With Aero India 2023 beginning in Bangalore on Feb 12, it’s a good time for India to showcase its technical prowess in making new generation defence systems to visitors from over 50 countries

The Narendra Modi government’s push to make India self-reliant in defence and the agenda to actively promote ‘Make in India’ in the defence sector could not have come at a better time. A country known as the fifth largest economy of the world cannot afford to be largely dependent on big arms producing countries, especially in critical defence systems. With the commencement of Aero India 2023 biennial defence and aerospace show in Bangalore from February 12-17, India would be able to showcase its technical prowess in making new generation defence systems to visitors from over 50 countries. In collaboration with arms companies of friendly nations, India also intends to project the country as a suitable place for making cutting-edge defence systems not only for the Indian armed forces but for the international market also.

The Ukraine war has upended the global arms industry and the fast emerging Indian defence industry cannot afford to lag behind amid this fast-changing geopolitical alignments. In fact, as far as India is concerned, the Ukraine war is a stark reminder of the urgent need to reduce dependence on foreign suppliers for arms.

As the Ukraine war created a dilemma before Indian policy planners to show their loyalty either to the US or Russia, the Indian government maintained neutrality and continued its cordial relationship with Russia. In spite of a violation of international laws by Russia, India could not afford to take an objective view of the indiscriminate destruction of cities, causing widespread deaths and miseries to millions of people. India’s anti-Russia stand would have created strains in the decades-old reliable defence relations, without which Indian forces would not have been able to tackle two strong adversaries in an effective manner.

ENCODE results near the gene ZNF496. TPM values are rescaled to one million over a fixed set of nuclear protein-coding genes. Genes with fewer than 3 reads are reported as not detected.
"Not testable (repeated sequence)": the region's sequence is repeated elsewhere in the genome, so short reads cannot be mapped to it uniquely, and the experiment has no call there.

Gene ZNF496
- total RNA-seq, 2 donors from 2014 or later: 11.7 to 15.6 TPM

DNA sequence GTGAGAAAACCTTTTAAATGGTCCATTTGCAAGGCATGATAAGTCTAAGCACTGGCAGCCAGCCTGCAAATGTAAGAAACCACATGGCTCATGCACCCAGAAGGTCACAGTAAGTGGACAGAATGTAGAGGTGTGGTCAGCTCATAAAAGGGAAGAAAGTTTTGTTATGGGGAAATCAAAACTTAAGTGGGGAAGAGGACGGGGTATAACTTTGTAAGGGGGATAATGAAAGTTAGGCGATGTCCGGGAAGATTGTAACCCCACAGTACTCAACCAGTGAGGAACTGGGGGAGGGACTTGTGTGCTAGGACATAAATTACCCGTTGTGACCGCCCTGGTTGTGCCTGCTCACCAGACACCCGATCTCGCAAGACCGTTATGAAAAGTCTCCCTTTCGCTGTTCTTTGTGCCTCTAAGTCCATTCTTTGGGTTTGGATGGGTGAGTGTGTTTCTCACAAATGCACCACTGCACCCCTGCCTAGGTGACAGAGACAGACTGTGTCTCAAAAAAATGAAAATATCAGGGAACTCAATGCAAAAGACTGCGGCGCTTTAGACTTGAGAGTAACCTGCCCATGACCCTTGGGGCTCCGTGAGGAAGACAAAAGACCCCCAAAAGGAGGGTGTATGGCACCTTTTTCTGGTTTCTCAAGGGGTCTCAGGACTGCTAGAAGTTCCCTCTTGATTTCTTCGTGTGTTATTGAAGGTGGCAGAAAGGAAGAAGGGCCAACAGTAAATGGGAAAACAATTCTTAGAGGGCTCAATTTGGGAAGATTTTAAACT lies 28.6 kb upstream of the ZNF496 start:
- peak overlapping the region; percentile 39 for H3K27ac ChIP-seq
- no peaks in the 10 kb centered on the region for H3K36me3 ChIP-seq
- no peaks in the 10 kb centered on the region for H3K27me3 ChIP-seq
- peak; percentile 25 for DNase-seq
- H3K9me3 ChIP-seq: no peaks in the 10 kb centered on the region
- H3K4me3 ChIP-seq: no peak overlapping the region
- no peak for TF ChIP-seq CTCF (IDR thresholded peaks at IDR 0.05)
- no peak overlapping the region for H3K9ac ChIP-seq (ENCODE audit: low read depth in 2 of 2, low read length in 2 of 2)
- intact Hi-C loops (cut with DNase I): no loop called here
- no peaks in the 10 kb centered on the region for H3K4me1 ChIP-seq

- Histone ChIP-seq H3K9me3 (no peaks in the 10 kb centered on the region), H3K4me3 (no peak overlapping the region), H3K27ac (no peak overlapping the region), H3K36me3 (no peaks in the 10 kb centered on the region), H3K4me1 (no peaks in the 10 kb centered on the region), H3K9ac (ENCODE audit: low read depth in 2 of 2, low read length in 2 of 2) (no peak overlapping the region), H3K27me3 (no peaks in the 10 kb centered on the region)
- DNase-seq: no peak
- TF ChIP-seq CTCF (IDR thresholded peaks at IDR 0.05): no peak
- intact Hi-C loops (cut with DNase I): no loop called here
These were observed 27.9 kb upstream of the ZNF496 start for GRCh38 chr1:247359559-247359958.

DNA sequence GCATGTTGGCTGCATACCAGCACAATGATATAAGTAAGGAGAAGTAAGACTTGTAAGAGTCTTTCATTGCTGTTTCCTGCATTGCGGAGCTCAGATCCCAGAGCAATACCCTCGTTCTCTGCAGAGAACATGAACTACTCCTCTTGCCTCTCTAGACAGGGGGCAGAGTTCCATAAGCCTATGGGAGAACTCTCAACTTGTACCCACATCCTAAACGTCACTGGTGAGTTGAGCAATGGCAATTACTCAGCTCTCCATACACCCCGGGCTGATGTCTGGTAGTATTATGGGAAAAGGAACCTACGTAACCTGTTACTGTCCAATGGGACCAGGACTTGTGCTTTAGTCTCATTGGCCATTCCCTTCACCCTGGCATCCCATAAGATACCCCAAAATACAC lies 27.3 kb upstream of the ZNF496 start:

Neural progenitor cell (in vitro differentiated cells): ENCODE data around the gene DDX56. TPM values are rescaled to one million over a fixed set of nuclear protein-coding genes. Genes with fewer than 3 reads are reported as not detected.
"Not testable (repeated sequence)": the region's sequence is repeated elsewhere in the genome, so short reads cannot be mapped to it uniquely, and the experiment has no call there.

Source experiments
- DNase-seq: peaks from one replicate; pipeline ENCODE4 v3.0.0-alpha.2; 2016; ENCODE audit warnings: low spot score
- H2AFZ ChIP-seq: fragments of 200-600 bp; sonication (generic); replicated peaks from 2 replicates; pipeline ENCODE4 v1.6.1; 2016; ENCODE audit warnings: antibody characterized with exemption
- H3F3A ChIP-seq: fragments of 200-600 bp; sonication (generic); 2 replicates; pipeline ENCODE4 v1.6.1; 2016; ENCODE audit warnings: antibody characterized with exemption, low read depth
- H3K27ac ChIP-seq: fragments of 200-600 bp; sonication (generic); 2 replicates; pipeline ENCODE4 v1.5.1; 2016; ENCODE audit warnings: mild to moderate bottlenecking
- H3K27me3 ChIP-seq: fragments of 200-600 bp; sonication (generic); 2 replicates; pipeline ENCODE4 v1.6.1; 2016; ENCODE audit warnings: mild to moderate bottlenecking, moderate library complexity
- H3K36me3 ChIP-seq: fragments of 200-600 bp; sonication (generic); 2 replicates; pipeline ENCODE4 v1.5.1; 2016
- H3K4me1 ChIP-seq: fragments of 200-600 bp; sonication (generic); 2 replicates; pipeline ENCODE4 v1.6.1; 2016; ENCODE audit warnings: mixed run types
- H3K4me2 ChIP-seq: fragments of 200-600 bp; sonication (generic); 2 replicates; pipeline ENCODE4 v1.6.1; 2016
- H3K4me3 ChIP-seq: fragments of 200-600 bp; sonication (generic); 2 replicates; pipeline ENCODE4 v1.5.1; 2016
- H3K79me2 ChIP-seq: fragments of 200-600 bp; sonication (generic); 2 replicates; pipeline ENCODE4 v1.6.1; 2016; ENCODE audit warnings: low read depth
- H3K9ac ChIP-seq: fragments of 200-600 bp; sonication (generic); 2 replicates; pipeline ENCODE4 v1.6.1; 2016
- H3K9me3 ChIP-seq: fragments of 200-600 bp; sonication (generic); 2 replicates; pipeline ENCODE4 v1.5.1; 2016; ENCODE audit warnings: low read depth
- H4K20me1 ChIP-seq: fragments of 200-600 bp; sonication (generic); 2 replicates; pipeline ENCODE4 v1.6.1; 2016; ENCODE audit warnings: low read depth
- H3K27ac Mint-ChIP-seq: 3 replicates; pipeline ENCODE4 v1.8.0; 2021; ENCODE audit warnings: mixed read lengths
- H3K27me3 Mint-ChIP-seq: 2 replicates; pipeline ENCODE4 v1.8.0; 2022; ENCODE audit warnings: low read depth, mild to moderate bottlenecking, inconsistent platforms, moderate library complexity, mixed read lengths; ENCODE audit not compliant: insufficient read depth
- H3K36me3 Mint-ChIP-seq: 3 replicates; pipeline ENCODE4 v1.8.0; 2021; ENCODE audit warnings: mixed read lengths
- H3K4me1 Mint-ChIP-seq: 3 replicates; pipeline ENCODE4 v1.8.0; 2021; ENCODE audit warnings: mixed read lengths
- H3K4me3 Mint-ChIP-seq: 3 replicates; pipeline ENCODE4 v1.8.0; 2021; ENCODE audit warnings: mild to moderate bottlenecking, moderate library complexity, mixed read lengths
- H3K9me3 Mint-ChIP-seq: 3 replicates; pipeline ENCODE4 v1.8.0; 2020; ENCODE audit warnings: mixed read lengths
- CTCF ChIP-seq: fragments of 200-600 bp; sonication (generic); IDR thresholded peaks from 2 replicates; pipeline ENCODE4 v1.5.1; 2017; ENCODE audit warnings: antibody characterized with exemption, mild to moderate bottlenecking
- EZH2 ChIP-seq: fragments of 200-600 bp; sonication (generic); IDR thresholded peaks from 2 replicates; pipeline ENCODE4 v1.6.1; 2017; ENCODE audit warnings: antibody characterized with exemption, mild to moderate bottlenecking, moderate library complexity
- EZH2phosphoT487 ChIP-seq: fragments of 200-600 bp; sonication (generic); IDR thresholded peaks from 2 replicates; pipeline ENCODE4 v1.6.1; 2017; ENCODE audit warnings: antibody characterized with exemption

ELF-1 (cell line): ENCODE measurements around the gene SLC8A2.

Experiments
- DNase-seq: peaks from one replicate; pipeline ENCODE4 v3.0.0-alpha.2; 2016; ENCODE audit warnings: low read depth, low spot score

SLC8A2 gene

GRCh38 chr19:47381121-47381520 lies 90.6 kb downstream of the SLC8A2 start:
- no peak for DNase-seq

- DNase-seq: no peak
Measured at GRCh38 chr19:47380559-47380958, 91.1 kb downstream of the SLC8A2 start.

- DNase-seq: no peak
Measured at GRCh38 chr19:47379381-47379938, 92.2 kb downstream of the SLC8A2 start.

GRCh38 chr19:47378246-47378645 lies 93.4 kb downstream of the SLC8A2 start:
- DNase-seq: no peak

Had India been self-reliant in defence products, the government would have been able to take a principled stand, unaffected by bilateral relations with other countries. And while Russia was proving to be indispensable for India and hence the Indian government was careful not to antagonise the decades old trusted defence partner, the US side also posed challenges for India’s defence planners by threatening to impose a US domestic legislation called CAATSA (Countering American Adversaries Through Sanctions Act), in spite of the fact that it is a strategic partner, and an ally in the quadrilateral alliance called Quad.

Though America has in recent years emerged as a leading defence supplier to Indian armed forces, the US side restrained from applying CAATSA on India only because of India’s economic and diplomatic heft. Respecting a US domestic legislation would have resulted in fractured defence and political relations with Russia, which is in the process of completing the deliveries of highly advanced S-400 anti-missile systems. Remember, the US administration was able to scuttle a similar deal between Russia and Turkey.

Why India Needs To Be Self-Reliant In Defence

Any change in geopolitical dynamics may result in a clash of interests and is likely to encourage the US side to trouble India, especially in the defence sector. The example of the US withdrawing its technical support to Tarapur nuclear power plant in the 1970s had haunted the Indian leadership for long. The US also imposed sanctions on the transfer of dual use technologies to Indian entities. There is no guarantee that the US side will not stop technical or maintenance support to US-supplied weapon systems and platforms to India in future. However, current geopolitical dynamics demand that the US administration does not disturb the emerging US-India defence and strategic partnership.